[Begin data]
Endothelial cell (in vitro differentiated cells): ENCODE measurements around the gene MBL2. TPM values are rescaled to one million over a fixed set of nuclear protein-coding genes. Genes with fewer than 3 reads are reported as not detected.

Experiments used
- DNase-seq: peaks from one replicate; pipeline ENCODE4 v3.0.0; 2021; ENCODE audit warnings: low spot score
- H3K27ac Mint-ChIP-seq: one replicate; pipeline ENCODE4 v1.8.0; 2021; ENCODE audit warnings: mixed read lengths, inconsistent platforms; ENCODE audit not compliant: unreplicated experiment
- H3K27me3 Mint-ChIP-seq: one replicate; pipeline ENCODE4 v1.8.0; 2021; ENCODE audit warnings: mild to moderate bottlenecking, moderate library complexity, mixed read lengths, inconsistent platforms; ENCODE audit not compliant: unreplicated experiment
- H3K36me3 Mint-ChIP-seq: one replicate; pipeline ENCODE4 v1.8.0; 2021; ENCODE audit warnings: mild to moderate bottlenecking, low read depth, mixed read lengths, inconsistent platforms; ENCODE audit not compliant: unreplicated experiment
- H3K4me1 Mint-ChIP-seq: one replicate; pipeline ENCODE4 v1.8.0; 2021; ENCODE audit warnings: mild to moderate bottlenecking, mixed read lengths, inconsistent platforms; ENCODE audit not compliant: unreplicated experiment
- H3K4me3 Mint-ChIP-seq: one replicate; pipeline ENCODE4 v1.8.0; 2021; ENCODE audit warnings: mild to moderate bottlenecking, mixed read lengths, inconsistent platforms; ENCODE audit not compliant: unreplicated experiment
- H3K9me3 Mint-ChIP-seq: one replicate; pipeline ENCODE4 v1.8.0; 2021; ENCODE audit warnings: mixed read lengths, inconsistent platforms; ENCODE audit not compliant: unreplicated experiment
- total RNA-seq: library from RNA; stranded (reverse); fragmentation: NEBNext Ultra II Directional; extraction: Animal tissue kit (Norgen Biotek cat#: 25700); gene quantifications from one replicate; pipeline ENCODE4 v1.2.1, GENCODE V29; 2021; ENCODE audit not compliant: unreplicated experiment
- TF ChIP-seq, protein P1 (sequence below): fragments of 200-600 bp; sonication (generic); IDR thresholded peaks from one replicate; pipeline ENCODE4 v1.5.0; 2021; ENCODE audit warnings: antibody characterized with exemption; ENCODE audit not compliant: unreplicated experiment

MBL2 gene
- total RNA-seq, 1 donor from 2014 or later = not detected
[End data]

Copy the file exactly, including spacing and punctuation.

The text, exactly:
Endothelial cell (in vitro differentiated cells): ENCODE measurements around the gene MBL2. TPM values are rescaled to one million over a fixed set of nuclear protein-coding genes. Genes with fewer than 3 reads are reported as not detected.

Experiments used
- DNase-seq: peaks from one replicate; pipeline ENCODE4 v3.0.0; 2021; ENCODE audit warnings: low spot score
- H3K27ac Mint-ChIP-seq: one replicate; pipeline ENCODE4 v1.8.0; 2021; ENCODE audit warnings: mixed read lengths, inconsistent platforms; ENCODE audit not compliant: unreplicated experiment
- H3K27me3 Mint-ChIP-seq: one replicate; pipeline ENCODE4 v1.8.0; 2021; ENCODE audit warnings: mild to moderate bottlenecking, moderate library complexity, mixed read lengths, inconsistent platforms; ENCODE audit not compliant: unreplicated experiment
- H3K36me3 Mint-ChIP-seq: one replicate; pipeline ENCODE4 v1.8.0; 2021; ENCODE audit warnings: mild to moderate bottlenecking, low read depth, mixed read lengths, inconsistent platforms; ENCODE audit not compliant: unreplicated experiment
- H3K4me1 Mint-ChIP-seq: one replicate; pipeline ENCODE4 v1.8.0; 2021; ENCODE audit warnings: mild to moderate bottlenecking, mixed read lengths, inconsistent platforms; ENCODE audit not compliant: unreplicated experiment
- H3K4me3 Mint-ChIP-seq: one replicate; pipeline ENCODE4 v1.8.0; 2021; ENCODE audit warnings: mild to moderate bottlenecking, mixed read lengths, inconsistent platforms; ENCODE audit not compliant: unreplicated experiment
- H3K9me3 Mint-ChIP-seq: one replicate; pipeline ENCODE4 v1.8.0; 2021; ENCODE audit warnings: mixed read lengths, inconsistent platforms; ENCODE audit not compliant: unreplicated experiment
- total RNA-seq: library from RNA; stranded (reverse); fragmentation: NEBNext Ultra II Directional; extraction: Animal tissue kit (Norgen Biotek cat#: 25700); gene quantifications from one replicate; pipeline ENCODE4 v1.2.1, GENCODE V29; 2021; ENCODE audit not compliant: unreplicated experiment
- TF ChIP-seq, protein P1 (sequence below): fragments of 200-600 bp; sonication (generic); IDR thresholded peaks from one replicate; pipeline ENCODE4 v1.5.0; 2021; ENCODE audit warnings: antibody characterized with exemption; ENCODE audit not compliant: unreplicated experiment

MBL2 gene
- total RNA-seq, 1 donor from 2014 or later = not detected